An award-winning writer and activist for LGBTQ rights, mental health, and the arts, Andrew Solomon is adept at reframing misconceptions about what it means to be human. In this moving conversation, Solomon and goop chief content officer Elise Loehnen talk about why we crave exceptionalism and cling to sameness. Why we confuse the average with the ideal. Why we waste time hiding our shortcomings and strengthening our strengths. Why we’re threatened by difference. Why we misunderstand the experience of having a disability or being a prodigy. They talk about the difference between love and acceptance, expanding the definition of family,and the ways our lives can be enriched by the diversity of the world. And how we can encourage ourselves and our children to use the challenges we’re faced with to live a remarkable life. (For more, check out The goop Podcast hub.)
Have you ever wondered what a psychotherapist would think about you? Or what goes on in your therapist’s life outside of office hours? Lori Gottlieb, the author of Maybe You Should Talk to Someone, is demystifying what she calls the rich human experience between therapist and patient—and she’s seen it from both ends of the couch. In this honest chat, Gottlieb talks with goop’s chief content officer, Elise Loehnen, about the difference between pain and suffering, why we sometimes muck around in our hurt feelings, how to move forward—and the best thing to do when a friend has stalled. Gottlieb’s toolbox isn’t typical: She believes that we should use envy to help us define and go after what we want. And above all, that we should feel our feelings. (For more, check out The goop Podcast hub.)
According to Lacy Phillips, a manifestation advisor—she’ll explain what that means—manifesting isn’t about positivity. And you don’t get what you want by visualizing until you’re blue in the face. Your ability to manifest—love, money, career—comes from your self-worth, says Phillips. And to align with what you desire, she believes you need to mine and curate your subconscious. Repair old wounds and patterns. Find the “expanders” who can help you along the way. Phillips thinks of manifestation as a trust muscle—and now you can strengthen yours. (For more, see The goop Podcast hub.)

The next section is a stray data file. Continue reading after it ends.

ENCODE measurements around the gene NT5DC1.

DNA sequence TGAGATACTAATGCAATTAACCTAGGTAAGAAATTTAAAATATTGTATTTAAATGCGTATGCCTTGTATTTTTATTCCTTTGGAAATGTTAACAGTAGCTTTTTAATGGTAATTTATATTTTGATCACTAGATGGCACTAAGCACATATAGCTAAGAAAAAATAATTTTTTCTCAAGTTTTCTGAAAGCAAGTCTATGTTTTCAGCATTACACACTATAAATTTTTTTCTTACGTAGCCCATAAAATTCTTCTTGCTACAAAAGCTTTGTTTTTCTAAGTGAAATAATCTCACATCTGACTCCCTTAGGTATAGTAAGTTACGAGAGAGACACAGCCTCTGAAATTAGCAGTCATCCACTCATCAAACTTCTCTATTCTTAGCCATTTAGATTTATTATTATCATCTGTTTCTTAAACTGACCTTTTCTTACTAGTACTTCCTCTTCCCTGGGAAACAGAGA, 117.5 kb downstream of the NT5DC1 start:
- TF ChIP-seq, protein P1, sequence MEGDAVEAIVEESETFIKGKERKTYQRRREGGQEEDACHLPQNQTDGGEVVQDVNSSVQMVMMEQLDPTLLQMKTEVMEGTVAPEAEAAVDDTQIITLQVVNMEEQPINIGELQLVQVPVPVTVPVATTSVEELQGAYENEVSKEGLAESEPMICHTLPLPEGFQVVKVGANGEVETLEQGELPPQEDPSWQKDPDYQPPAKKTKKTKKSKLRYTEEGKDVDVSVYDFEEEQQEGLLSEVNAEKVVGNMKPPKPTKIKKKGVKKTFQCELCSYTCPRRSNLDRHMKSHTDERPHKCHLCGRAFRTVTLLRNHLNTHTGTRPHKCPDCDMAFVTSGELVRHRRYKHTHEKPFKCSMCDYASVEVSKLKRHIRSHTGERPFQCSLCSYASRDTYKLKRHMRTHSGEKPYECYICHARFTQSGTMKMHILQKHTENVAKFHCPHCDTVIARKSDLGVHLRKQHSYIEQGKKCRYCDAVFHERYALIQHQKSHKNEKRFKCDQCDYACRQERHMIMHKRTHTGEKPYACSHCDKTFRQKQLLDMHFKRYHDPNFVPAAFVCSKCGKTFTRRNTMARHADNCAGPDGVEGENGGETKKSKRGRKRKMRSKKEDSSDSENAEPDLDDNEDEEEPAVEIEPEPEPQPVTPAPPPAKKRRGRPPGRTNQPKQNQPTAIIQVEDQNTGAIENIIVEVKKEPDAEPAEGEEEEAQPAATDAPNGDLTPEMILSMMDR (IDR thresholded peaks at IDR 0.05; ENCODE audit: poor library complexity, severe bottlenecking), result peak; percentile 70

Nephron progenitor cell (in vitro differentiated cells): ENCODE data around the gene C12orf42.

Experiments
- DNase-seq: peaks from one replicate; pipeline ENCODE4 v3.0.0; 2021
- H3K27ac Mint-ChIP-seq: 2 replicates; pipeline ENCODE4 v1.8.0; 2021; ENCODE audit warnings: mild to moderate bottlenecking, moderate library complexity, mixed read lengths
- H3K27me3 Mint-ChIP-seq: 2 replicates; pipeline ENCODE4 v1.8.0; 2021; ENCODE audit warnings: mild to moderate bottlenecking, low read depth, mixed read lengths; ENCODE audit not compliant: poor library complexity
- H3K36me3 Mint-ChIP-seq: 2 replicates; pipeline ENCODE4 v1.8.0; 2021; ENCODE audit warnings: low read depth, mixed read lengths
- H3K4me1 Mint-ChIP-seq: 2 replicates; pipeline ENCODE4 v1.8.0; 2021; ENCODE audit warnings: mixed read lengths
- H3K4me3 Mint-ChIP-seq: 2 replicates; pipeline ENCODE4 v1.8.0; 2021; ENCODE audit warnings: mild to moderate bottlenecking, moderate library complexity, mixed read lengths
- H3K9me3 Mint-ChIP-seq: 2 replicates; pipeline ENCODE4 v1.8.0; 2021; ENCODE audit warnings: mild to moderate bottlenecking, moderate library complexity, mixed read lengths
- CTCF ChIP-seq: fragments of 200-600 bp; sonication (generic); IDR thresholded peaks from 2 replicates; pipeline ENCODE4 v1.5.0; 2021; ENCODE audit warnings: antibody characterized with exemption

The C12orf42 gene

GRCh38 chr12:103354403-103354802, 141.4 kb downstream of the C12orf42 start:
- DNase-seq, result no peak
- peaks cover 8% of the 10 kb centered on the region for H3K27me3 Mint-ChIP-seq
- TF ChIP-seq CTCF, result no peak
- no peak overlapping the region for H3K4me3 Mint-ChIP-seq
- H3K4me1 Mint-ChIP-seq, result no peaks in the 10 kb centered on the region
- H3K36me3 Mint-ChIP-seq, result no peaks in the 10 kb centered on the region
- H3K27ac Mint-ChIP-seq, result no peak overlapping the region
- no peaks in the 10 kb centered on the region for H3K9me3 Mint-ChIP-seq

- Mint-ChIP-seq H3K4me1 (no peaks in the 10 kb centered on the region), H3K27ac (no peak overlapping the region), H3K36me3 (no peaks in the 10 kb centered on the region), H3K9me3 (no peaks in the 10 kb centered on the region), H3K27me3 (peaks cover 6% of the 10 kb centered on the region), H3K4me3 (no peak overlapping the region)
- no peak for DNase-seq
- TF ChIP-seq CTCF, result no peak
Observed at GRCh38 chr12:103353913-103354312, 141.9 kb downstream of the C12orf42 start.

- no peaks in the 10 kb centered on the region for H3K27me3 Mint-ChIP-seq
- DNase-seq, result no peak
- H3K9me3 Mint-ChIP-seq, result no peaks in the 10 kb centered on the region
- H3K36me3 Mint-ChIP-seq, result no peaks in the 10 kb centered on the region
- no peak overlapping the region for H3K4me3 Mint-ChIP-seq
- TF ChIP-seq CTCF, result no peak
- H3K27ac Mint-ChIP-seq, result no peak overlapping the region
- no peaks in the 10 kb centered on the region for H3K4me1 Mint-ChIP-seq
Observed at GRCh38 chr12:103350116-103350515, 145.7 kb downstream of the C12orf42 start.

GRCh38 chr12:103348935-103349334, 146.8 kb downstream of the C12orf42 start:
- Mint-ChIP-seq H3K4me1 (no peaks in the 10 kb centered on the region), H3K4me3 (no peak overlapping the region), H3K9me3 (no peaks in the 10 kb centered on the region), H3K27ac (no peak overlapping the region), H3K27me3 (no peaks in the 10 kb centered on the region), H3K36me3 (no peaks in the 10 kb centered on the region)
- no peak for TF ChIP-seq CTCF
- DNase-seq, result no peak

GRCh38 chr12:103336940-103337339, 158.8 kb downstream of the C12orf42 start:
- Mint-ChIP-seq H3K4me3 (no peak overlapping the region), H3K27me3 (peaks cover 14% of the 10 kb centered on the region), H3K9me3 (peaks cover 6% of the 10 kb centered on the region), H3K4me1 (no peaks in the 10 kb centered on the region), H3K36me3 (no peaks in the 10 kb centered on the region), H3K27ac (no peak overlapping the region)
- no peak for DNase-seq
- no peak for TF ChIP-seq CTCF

“Why are we coming together, what do we care about, and how do we focus the light on that?” Priya Parker, author of The Art of Gathering, asks this before dinner parties, school conferences, office meetings, and weddings. Her day job is working with groups on conflict resolution, but she’s become known for her insight into designing gatherings of all kinds that create meaning, trust, and emotional bonds between people. Being a good host does not mean fancy invitations, the right flatware, or a gift bag. And forget about trying to be a “chill host.” The key to any gathering, Parker says, is building in opportunities for connection. And if we can shift from gatherings focused on things to gatherings focused on people, Parker believes we can transform the way we relate to one another on a much larger scale. (For more, check out The goop Podcast hub.)
Unlocking the Energy That Holds Stress and Causes Pain
“We are light beings,” says chiropractor John Amaral. To which body-alignment specialist Lauren Roxburgh adds, “And that light gets compressed when we are stuck.” These two incredibly intuitive and talented healers came together at In goop Health Los Angeles to chat with Elise about: how energy moves through the body, where and why it gets blocked, and how we can release stored stress, pain, and trauma. In the process, Roxburgh explains why the fascia and pelvic floor matter (read her new book, The Power Source,for more). And Amaral outlines the simple (really) ways that we can reconnect to our bodies and feel most alive. (For more, check out The goop Podcast hub.)
In partnership with our friends at Ketel One Botanical There’s a lot we misunderstand about empathy, says Jamil Zaki, a professor of psychology at Stanford University and the author of The War for Kindness. Which is good.In this episode, he’s talking with Elise about empathetic distress—why empathy doesn’t always mean taking on the pain or struggle of someone else, and why being empathic can be a joyous experience. He explains what keeps us from this kind of empathy and connection: often shame. And he teaches us about finding a language for our feelings: “The people who can name their emotions are also most effective at working with them.” His take-home point? Empathy isn’t something we are born with; it’s something we build. (For more, see The goop Podcast hub.)
Gwyneth x Elizabeth Gilbert: Can Creating Something Small Heal Something Big?